By Jeremy Hepler
I’m going to be upfront about this – I feel a little conflicted about this book. It’s not bad, the writing is really good, but there were unfortunately some elements I disliked, but we’ll get into that.
Cricket Hunters is told in two parts, alternating between the past and the present to tell the story of Cel and her friends. As teenagers, they formed the Cricket Hunters, hunting down the insects bothering her great-aunt at the request of Cel’s grandmother. Twelve years later, Cel’s husband Parker, a fellow Hunter, disappears. Cel must confront her past and present, including the disappearance of former friend Abby, as the town and Parker’s family turn against her, certain she had something to do with Parker’s disappearance.
Starting with plot, it was good and solid, and I like the way it unfolds through past and present. It’s a technique I love, and Hepler does it well. It’s always interesting to see where these characters start, compared to the present-day situations, and how they grow into their adult selves.
The novel also contained a lot of mystery and tension, especially surrounding the disappearances. However, one twist was a little obvious, as I worked it out quite early on, but it didn’t really affect my enjoyment of the book. The thrill came, really, from seeing how things unfolded more than the actual end result.
Now, the characters. Cel was an interesting character, strong and formidable, and a woman who has been through a hell of a lot. However, it was hard to see why, exactly, she was with Parker, beyond her teenage desire. Parker is, to put it bluntly, a shit. Abusive, cruel, and with absolutely no regard for anyone’s feelings but his own. I wasn’t quite sure if, at points, we were supposed to feel sorry for him or not, but when it was his viewpoint chapters I mostly found myself rolling my eyes.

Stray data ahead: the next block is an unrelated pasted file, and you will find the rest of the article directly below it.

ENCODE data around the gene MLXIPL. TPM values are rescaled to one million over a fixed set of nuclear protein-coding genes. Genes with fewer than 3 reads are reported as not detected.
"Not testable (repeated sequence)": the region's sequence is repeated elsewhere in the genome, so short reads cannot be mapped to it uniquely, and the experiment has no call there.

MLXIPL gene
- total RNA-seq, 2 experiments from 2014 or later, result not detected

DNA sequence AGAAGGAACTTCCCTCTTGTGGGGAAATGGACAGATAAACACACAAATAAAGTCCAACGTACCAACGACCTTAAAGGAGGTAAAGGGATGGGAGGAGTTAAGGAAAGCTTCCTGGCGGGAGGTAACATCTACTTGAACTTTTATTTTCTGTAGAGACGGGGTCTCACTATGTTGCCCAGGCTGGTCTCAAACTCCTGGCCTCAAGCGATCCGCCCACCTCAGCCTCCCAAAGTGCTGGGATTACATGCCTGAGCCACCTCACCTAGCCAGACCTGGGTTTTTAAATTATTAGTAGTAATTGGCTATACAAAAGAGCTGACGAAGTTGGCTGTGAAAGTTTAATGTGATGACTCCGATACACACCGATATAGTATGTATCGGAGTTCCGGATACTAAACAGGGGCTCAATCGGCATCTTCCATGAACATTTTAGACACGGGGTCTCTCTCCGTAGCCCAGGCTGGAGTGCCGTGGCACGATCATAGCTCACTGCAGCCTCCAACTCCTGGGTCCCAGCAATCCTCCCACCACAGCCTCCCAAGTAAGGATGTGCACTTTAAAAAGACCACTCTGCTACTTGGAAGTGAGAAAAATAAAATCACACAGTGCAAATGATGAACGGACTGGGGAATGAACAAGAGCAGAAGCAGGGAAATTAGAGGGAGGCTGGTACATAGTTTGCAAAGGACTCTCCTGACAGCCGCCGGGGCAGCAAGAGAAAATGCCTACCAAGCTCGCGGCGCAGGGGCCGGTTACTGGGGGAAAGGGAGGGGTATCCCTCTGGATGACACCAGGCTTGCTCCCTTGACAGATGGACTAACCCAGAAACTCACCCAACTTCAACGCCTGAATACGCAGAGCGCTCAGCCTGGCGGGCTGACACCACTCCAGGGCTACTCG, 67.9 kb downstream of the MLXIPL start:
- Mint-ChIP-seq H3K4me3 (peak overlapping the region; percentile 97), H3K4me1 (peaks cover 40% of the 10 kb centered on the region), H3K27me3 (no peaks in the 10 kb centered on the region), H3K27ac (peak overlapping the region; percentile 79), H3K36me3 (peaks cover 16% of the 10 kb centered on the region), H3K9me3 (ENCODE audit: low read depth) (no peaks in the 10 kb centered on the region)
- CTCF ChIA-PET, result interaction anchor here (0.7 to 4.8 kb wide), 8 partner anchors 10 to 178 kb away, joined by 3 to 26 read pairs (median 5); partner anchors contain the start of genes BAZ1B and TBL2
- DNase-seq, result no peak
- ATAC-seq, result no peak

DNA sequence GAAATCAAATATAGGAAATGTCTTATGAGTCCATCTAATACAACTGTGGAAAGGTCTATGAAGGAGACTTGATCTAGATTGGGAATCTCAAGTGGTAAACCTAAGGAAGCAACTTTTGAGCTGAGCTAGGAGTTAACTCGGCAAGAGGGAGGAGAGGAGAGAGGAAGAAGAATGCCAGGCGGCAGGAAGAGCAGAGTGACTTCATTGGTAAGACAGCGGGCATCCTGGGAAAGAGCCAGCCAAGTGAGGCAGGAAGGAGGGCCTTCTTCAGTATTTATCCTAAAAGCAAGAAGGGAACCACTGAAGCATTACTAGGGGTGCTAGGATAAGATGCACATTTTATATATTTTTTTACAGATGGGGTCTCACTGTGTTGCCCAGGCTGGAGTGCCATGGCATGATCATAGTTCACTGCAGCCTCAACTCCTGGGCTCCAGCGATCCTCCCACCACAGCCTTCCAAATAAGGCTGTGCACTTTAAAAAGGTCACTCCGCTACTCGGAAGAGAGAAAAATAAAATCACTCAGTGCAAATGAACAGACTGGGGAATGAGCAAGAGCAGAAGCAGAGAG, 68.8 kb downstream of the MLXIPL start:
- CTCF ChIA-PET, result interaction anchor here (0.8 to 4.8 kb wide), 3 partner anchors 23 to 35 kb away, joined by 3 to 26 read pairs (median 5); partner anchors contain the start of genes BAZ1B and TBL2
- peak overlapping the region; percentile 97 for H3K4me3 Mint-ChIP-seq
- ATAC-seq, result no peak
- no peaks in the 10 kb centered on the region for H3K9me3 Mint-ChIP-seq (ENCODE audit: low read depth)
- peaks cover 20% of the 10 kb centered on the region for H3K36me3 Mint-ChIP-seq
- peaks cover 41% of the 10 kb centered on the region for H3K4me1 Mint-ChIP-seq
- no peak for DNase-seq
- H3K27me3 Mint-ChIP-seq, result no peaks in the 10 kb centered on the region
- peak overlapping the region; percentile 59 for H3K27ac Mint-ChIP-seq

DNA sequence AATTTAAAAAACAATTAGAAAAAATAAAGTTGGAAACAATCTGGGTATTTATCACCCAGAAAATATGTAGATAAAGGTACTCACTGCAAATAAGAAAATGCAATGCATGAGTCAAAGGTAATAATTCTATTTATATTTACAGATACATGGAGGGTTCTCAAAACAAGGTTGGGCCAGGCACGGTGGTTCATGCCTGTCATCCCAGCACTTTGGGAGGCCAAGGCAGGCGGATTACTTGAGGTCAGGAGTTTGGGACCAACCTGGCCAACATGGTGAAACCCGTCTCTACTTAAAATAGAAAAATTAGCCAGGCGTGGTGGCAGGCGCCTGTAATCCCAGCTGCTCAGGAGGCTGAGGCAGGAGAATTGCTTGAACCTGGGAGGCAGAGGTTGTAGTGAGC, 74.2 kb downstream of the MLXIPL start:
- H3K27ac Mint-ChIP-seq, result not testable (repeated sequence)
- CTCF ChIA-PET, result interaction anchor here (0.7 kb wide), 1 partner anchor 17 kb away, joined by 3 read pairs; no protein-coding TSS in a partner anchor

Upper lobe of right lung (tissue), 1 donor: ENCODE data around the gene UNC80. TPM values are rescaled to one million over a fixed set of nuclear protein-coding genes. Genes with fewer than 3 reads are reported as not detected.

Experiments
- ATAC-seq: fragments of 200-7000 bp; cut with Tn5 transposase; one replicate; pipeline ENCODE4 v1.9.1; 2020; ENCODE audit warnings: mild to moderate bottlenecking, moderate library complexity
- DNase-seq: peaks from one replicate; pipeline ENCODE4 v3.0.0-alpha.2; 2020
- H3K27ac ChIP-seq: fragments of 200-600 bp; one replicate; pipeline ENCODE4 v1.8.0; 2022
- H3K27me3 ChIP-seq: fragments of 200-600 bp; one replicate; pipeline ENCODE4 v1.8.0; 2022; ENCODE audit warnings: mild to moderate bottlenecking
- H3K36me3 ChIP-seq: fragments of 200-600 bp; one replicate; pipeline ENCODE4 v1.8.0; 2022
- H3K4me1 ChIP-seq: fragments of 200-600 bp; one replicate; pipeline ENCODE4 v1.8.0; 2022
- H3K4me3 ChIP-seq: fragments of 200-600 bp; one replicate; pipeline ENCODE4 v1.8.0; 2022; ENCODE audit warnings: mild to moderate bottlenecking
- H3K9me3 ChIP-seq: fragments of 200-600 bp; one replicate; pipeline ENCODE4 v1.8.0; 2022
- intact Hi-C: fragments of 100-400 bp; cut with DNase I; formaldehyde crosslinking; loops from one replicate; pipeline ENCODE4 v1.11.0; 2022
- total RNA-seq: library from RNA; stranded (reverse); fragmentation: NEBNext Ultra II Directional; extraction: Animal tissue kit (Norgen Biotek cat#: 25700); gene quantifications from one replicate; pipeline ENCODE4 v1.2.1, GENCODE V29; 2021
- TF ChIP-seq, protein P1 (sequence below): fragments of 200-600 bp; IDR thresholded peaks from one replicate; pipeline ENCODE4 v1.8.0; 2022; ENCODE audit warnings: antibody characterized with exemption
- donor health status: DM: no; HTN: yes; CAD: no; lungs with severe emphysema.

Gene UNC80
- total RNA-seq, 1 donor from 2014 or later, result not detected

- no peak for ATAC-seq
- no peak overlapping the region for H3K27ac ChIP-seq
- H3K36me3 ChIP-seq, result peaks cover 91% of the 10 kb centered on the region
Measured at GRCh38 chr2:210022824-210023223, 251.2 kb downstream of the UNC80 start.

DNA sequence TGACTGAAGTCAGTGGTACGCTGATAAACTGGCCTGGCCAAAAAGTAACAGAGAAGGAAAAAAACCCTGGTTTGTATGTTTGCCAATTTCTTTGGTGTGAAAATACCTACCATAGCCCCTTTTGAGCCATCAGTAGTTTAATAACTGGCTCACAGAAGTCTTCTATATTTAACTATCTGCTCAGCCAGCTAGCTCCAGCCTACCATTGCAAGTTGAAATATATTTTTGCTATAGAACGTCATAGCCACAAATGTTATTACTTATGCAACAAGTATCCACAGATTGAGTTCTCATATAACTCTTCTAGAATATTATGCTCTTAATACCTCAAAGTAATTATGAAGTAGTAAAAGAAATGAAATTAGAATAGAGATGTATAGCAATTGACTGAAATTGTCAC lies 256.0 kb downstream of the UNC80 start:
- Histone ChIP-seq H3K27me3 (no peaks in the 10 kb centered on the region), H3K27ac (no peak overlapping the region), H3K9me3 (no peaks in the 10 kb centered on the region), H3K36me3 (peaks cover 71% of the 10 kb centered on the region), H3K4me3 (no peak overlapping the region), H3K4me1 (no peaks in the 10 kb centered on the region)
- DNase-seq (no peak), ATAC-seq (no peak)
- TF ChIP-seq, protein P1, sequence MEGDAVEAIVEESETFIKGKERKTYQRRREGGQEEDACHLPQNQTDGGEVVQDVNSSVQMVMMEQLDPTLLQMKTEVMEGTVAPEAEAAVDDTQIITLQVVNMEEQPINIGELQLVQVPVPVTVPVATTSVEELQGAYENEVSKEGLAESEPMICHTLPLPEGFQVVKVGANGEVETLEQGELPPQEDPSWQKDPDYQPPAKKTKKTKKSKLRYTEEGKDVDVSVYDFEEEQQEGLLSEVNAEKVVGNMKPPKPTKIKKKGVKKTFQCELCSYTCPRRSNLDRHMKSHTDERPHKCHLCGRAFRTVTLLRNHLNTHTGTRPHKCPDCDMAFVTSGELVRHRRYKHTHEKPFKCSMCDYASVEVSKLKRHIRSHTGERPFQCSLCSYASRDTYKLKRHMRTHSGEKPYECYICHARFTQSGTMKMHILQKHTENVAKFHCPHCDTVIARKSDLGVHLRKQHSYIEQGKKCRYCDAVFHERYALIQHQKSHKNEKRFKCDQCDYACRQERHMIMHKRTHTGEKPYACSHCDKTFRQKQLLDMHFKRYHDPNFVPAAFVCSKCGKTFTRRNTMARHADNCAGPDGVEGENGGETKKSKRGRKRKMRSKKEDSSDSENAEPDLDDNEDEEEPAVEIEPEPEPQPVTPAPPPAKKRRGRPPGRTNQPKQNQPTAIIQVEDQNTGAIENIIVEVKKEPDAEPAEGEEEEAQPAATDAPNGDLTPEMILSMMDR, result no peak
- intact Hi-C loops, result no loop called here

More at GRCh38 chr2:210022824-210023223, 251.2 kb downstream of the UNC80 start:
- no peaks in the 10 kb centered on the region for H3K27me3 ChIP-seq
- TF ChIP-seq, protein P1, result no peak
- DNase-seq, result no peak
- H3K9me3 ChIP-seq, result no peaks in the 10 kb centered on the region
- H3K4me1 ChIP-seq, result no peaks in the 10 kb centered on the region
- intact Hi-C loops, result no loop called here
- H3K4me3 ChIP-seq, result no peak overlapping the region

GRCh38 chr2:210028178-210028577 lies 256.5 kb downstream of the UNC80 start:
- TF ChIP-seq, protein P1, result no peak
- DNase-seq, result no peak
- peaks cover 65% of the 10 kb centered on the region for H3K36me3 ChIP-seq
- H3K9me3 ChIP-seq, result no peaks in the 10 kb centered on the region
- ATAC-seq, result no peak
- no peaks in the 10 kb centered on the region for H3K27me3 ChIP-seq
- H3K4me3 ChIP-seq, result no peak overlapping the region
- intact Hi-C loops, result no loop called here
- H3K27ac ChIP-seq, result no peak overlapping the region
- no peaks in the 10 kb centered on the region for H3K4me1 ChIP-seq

Some of the more supporting cast could have been written better. The rocky friendship between Abby and Cel could have been explored a bit more. And look, I get it, teenage girls fight over boys, and it does affect friendships, deeply, but this all felt a little like the blame was put on the girls for being naïve, than Parker, for playing them off one another. This wasn’t just in the past chapters but in the present ones, too.
For some other characters outside these three, it felt like there was just a little too much. For some other characters outside these three, it felt like there was just a little too much emphasis on characters’ – especially women’s – weight, and some elements of slut-shaming, somewhat dampening my enjoyment of the novel. Combined with the fact that most of the women’s relationships in the novel are defined by men, and many of the interactions between different women were them fighting over men.
But, and this is important, the ending, in many ways, redeemed the novel. Like I said, I kind of guessed at one particular twist. The other earlier reveal had me trying to work it out right until the end, and it wasn’t what I expected. Both twists were done well, and really made sense considering what had come before. The ending also showed what sort of lengths women need to go to in order to protect themselves, and how men are more than capable of destroying lives through obsession and desire.
Overall, Hepler is clearly a good writer, and though I disliked some elements of the novel, for the most part I really enjoyed it, especially Cel’s character and her relationship with her grandmother, and their use of rituals. It never dipped too much into the more supernatural elements, but remained grounded in reality. I think that worked for the story being told. And the novel also brings up discussions surrounding bigotry and the way people are treated, especially by those who see them as different. I think these are really important discussions to have, and again, were handled in a really good way.
Amazon link for Cricket Hunters
Review by Elle Turpitt
I received an e-copy of this book for review consideration.